Students help care for injured birds of prey at the Clinch River Raptor Center.

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(WBIR-Clinton) Over the last three decades about 600 students have learned about birds of prey hands on.

It happens on the Clinton Middle School campus in a collection of cages and a small workroom. The Clinch River Raptor Center houses birds of prey.

Students help care for inujured birds of prey. Emily Stroud and Kevin Umberger

"You get a close up view on the birds," Shantelle Bailey said.

Yes you do if you're a student volunteer like Shantelle.

"When you are here you are able to see in detail what they look like," she said.

Katie Cottrell is co-director of this rehabilitation center for birds of prey: owls, hawks, vultures, sometimes an eagle or two.

"Smaller cages for the birds that are just starting to fly. And then we have this cage for pre-release for when they're really flying better. We just feed them up and see what happens," Katie Cottrell said.

About 60% of the birds they care for are eventually released into the wild.

It is a hands on education for students. They literally feed the birds by hand. Their favorite meal? Mice.

Shantelle explained, "For most of the birds you put it on a stump so that they are able to see. For the red tailed hawks you have to wear a glove and you put the mouse in the glove and you hold your hand out so the hawk will land right here on your arm and you sit there and wait for them to eat."

The students usually start out hesitant to feed raptors. Garrett Long sure was. But when they make that decision...

"I didn't want to do it at first then I agreed to it. And I like it and I've been doing it pretty much every week since then," Garrett said.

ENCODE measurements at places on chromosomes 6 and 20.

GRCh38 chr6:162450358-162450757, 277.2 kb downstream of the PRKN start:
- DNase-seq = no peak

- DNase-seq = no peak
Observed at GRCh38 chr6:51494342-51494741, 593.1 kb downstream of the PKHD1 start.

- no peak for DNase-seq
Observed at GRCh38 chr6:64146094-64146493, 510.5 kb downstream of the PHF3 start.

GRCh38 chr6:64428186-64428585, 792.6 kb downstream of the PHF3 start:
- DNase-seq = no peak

Katie said, "They they go in and start feeding them and you can just see the confidence. It's very good. it makes them feel like they could do almost anything."

Garrett said, "It's not really that scary at all. It's really fun but you've just got to be careful what you do."

Shantelle described what it's like to have a hawk on her arm.

"It's heavy," she said.

Keeping records of how much the birds eat is another duty along with cleaning.

"You take tongs and you pick up the mouse leftovers and you go inside and you weigh them then you record it and then you take a water hose and spray the cages down," she said.

Garrett has gotten to know some of the birds and appreciates their personalities.

"Zeke because he's smaller and it's funny to see him do different things. And whenever you give his food he likes to talk to it," he said.

Katie can't say enough about the Clinch River Raptor Center and what she describes as the perfect job.

"I love the ability to be around these birds. I love working with the kids. It's just the best of everything," she said.

Garrett said, "You get to experience different things that you normally probably wouldn't get to do and you get to have fun doing it."

And you get to clean up mice.

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